I want to make one point clear: this Bill is not an attack on trade unions. It does not seek to diminish their power or influence. It does not seek to undermine the valuable work they do, the accompaniment they provide or the legal representation that they can offer. Rather, it seeks to enhance and protect workers’ rights for teachers. It seeks to modernise existing legislation, and it seeks to recognise that all teachers deserve full legal protection against damaging and often false allegations.

For me, the core principle of this Bill is fairness. As a former teacher and headteacher, I want members of my former profession to feel confident in their position. I want them to feel secure, and I want them to feel protected. Teachers have given so much throughout this pandemic. They have adapted quickly to new ways of working, and they have provided a safe haven for many children during this immensely difficult time. In proposing this Bill, I hope to make it clear that all—not some—teachers deserve robust protection in disciplinary or grievance hearings. As we know, allegations of misconduct can be more damaging for teachers than virtually any other profession, so it makes no sense that the law discriminates in this way.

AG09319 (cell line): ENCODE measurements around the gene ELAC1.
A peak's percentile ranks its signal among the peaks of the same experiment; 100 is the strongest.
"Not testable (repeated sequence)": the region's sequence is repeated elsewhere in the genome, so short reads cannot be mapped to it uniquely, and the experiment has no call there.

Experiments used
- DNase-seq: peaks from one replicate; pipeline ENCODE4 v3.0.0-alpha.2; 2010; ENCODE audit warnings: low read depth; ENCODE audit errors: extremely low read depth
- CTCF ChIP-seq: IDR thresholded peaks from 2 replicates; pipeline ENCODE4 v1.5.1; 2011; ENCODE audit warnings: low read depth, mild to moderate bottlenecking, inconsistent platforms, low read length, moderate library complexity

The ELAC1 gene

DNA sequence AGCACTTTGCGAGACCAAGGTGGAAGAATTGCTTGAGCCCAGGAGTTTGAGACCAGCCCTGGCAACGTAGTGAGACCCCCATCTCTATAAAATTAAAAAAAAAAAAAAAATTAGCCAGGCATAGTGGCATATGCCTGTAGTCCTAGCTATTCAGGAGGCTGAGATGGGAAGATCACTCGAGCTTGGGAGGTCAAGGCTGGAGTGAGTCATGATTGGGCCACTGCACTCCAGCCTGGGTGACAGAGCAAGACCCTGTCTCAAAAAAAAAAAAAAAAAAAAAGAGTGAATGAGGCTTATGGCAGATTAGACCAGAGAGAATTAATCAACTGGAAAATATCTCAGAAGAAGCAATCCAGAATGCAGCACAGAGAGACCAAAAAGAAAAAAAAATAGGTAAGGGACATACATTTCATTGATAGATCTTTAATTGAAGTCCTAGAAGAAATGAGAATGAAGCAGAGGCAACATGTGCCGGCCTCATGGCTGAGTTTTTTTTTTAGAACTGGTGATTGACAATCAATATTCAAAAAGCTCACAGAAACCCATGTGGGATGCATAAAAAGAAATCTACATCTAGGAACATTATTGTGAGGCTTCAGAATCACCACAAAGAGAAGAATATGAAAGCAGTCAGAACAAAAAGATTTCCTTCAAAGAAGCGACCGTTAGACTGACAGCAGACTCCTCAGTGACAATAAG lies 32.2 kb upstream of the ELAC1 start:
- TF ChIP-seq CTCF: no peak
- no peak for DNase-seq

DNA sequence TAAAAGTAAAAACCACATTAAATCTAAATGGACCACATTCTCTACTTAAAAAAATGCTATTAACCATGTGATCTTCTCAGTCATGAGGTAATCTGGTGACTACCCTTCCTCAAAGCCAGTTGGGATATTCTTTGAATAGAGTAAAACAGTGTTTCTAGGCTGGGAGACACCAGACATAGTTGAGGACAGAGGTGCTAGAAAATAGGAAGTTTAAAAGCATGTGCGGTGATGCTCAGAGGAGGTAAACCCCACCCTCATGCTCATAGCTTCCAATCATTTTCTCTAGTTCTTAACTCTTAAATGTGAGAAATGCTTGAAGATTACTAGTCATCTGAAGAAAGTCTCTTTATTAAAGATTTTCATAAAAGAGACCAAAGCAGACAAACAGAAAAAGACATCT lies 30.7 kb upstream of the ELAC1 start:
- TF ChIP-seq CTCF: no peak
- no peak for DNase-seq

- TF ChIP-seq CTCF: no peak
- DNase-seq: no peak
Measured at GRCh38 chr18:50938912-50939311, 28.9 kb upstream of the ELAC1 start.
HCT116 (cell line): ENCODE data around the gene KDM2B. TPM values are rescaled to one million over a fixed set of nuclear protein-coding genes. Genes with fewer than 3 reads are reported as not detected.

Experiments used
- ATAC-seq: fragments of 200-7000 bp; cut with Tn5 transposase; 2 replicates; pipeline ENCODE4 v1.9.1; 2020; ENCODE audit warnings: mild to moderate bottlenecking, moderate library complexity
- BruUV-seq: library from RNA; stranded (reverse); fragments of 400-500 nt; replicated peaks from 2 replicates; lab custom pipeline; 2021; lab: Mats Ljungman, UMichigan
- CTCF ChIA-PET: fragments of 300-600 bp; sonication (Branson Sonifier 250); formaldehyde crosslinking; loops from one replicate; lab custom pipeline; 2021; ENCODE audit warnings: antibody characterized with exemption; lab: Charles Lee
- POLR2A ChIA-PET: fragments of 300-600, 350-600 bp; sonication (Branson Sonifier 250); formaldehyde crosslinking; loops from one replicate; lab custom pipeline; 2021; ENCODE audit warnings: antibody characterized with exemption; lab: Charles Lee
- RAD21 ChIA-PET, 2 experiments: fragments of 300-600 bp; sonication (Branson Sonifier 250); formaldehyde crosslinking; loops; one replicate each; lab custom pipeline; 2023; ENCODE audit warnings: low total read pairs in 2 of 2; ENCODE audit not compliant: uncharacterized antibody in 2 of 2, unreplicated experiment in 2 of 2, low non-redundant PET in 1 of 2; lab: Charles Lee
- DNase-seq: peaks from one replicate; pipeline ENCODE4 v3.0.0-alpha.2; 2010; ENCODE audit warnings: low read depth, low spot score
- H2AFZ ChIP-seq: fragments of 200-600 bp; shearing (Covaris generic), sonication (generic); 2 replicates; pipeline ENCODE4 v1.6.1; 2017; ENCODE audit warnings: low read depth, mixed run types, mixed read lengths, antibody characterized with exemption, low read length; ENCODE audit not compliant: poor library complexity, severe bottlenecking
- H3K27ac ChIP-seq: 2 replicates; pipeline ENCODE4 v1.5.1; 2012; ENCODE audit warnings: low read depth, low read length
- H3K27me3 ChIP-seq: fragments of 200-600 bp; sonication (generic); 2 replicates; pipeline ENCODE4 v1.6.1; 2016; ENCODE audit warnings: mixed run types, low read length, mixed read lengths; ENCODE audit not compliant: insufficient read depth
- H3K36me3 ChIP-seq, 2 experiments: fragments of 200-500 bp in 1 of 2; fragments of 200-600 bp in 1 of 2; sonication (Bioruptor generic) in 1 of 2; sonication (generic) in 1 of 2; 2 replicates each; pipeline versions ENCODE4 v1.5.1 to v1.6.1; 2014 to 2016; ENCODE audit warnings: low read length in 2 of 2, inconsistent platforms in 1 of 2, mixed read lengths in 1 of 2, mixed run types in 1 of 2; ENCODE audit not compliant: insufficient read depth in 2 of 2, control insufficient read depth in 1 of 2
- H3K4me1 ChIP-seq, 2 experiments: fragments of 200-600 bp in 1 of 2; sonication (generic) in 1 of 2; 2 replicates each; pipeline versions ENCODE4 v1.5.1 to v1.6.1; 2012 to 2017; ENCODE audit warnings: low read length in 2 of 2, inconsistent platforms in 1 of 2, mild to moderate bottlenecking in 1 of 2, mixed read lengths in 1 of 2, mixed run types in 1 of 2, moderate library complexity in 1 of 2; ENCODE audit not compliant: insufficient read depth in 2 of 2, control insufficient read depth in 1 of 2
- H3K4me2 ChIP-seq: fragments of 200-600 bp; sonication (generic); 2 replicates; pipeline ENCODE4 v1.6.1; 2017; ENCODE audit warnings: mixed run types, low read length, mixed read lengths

It is time for change, and it is time to align the rights of those who are not trade union members with the rights of those who are. As I said earlier, this Bill costs nothing and hurts no one. It simply closes a gap in the law—a gap that for too long has prohibited fairness and choice. I hope that the Government will support this Bill, to bring an end to the inequitable and selective nature of existing legislation. I commend this measure to the House.

Question put and agreed to.

Ordered,

That Brendan Clarke-Smith, Andrew Lewer, Andrew Percy, Caroline Ansell, Damian Hinds, Jim Shannon, Jonathan Gullis, Robert Halfon, Scott Benton, Selaine Saxby, Tim Loughton and Virginia Crosbie present the Bill.

Brendan Clarke-Smith accordingly presented the Bill.

Bill read the First time; to be read a Second time tomorrow, and to be printed (Bill 276).